Wednesday, April 27, 2011

On birtherism, misogyny, and… math

Okay, so I'm not sure where it comes from. A few things, probably: a little blowback from all of the attention to Obama's birthplace (note: It's Hawaii. Let it go), a desire to discredit Sarah Palin any way possible, a love for absolutely anything salacious and conspiratorial. But the idea that Trig Palin is not Sarah's son but her grandson is for some reason picking up volume that seems impervious to logic.

An overview: Trig Palin (the one Sarah allegedly made) was born, as far as available evidence shows, on April 18. Tripp Palin (the one Bristol allegedly made) was born December 27 of that same year. Unless Bristol celebrated pushing out a six-pound baby by immediately getting' down and getting pregnant on the first try, and then promptly delivered a 36-week baby who weighed in at more than seven pounds, Trig can't be her kid. Math + biology. If you want evidence even solider than Obama's certificate of live birth, math + biology should do it.

There are two things that bug me about this controversy. One is the aforementioned math + biology issue. I love biology, and I particularly love math--if you want to discard math to support some wacky conspiracy theory, I'll be bugged. And the other is that I'm now forced to defend Sarah Palin. Do you know what that's like for me? Don't you like me? Why would you want me to do that?

Using Palin's pregnancy against her is misogynistic. It's climbing up inside her uterus in a way that I wouldn't defend for any liberal woman and can't defend for her. Photos show her not looking pregnant? A fit, athletic woman in a bulky coat and a scarf? Show me a flat-stomached Sarah in a tailored suit and we'll talk. She got on a plane and flew to Alaska after her water had broken? She had a little bit of experience being pregnant (four kids' worth) and was under the care of an obstetrician. Show me a report from her obstetrician--and not just an obstetrician, but the obstetrician who knew the details of her particular situation--and we'll talk.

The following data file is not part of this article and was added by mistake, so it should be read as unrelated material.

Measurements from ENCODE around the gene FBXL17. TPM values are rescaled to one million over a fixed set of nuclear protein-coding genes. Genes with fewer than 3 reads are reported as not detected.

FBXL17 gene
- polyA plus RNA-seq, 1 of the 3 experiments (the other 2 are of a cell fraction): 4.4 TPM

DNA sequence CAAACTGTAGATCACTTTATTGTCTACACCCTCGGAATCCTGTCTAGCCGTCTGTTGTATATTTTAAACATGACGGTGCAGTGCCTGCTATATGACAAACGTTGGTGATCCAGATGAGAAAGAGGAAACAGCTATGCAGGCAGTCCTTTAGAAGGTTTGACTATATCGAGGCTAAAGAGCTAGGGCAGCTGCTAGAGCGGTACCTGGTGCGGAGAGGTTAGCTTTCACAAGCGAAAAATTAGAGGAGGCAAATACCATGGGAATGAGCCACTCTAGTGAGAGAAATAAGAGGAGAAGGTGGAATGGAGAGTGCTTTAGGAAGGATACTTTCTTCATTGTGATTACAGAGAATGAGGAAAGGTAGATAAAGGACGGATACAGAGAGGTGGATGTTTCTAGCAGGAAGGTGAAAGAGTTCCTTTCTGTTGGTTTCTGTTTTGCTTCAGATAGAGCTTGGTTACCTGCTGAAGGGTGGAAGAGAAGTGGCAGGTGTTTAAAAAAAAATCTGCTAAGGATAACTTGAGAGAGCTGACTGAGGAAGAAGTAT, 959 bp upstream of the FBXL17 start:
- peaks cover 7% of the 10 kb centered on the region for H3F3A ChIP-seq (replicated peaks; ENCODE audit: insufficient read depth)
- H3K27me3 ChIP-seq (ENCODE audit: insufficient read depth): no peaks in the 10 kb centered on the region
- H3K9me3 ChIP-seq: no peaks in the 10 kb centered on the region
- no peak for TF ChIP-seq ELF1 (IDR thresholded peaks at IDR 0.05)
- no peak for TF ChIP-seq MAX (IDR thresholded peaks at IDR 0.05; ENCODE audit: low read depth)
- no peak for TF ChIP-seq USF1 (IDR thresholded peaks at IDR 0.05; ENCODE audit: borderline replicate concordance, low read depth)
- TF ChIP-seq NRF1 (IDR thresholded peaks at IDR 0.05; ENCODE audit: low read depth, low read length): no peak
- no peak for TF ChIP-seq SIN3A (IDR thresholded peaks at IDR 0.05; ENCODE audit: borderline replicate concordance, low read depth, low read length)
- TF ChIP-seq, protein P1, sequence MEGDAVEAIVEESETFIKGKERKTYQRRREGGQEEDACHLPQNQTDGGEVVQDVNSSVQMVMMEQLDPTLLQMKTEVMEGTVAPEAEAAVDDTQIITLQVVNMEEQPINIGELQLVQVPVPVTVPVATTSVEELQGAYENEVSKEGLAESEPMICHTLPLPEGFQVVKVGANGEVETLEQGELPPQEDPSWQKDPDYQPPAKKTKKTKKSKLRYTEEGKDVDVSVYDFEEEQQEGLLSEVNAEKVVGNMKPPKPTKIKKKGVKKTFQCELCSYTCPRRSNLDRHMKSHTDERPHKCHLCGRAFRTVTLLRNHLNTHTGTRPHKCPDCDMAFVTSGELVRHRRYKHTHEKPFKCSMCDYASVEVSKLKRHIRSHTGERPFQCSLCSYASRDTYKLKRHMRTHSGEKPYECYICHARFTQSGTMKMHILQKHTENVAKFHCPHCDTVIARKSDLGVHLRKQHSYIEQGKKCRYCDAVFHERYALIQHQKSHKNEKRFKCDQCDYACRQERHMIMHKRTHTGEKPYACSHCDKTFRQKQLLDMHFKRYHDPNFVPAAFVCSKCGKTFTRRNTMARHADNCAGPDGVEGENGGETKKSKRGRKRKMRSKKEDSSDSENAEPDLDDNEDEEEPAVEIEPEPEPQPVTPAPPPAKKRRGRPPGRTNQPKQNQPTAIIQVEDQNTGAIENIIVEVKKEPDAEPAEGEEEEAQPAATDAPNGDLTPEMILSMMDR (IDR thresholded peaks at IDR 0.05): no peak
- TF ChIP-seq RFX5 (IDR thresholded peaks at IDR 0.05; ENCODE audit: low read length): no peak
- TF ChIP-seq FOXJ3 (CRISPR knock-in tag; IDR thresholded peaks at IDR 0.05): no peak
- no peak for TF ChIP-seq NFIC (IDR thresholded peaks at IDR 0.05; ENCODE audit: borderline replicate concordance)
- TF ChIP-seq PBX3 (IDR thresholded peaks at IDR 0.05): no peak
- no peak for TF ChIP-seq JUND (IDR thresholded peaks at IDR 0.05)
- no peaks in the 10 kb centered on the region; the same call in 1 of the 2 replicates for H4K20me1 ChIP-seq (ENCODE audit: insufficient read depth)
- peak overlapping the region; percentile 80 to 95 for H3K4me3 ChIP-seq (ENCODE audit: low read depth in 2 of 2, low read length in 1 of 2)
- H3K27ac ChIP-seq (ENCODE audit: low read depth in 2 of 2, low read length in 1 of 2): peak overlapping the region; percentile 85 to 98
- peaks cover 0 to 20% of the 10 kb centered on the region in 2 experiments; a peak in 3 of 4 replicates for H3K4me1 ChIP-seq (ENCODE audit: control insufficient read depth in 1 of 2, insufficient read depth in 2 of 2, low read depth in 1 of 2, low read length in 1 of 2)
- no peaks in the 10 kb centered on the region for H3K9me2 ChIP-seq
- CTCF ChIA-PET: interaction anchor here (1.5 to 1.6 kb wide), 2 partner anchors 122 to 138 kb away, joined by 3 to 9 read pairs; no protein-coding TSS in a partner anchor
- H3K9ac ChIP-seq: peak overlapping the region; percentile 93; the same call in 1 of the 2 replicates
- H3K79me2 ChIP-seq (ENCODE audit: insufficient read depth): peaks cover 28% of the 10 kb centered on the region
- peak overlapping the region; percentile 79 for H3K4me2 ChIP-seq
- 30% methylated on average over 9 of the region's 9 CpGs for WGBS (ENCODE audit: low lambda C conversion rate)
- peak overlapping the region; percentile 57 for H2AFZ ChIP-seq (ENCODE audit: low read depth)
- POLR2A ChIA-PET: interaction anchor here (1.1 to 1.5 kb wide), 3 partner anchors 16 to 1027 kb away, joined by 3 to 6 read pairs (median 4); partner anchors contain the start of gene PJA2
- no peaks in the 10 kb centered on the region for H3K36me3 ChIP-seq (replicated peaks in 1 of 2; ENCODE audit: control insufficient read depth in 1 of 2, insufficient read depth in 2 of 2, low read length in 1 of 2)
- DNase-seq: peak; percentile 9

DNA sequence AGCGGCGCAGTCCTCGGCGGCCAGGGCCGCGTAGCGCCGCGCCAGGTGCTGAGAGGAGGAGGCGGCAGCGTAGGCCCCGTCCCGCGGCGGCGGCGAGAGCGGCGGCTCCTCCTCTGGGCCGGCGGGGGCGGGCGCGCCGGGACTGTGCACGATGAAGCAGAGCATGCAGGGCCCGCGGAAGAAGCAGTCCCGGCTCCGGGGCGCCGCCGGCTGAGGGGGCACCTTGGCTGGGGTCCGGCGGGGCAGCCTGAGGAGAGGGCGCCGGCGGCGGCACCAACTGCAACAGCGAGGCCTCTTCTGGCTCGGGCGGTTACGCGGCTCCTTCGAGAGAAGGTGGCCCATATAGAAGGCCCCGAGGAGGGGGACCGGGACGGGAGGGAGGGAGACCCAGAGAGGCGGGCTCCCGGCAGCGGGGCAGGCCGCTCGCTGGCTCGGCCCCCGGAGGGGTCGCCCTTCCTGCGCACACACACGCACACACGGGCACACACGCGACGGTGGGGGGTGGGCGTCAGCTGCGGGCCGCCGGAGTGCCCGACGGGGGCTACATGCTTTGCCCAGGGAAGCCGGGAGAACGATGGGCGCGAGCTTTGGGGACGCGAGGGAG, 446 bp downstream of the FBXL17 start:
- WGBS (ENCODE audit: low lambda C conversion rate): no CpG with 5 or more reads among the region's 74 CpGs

Either we're calling her a devastatingly huge liar, or we're questioning her medical choices and dictate her life as a pregnant woman. Pushing either of those theories without good, solid evidence is dirty, irresponsible, and even slanderous.

There are so many reasons to slam Sarah Palin. Her campaign largely centered around being a female candidate, counting on the unconsidered vote of women just because she's a woman too. She hunted wolves from a helicopter. She's willfully ignorant about world affairs and not inclined to resolve that. She seems to think that being cute makes up for all of her other failings. Whether she's Trig's biological mother or not, she dragged that kid around like a Cabbage Patch doll to bolster her maternal image. She considers her minor (and somewhat blemished) experience as small-town mayor and half-term governor as a qualifier for the vice presidency. She calls herself a feminist while opposing reproductive rights and comprehensive sex ed. She campaigns on meaningless catchphrases like "drill, baby, drill!" and "don't retreat, reload!" She questions the existence of global warming, supports drilling in the ANWR, opposes the endangered species list, and has pushed against measures that would help preserve wildlife and clean water and clean air. She bailed on Alaska two years into her term as governor because she had more interesting things to do. Listening to her trying to compose a coherent sentence makes me tired.

Pushing a baseless conspiracy theory about Palin's son takes energy and focus away from all of the other defensible reasons she's politically and professionally deplorable. The misogyny and the cracked theories are unfair, unfounded, antifeminist, and societally harmful. There are plenty of reasons to disagree with Sarah Palin, oppose her potential presidential candidacy, and boycott her TV show without venturing into her uterus.

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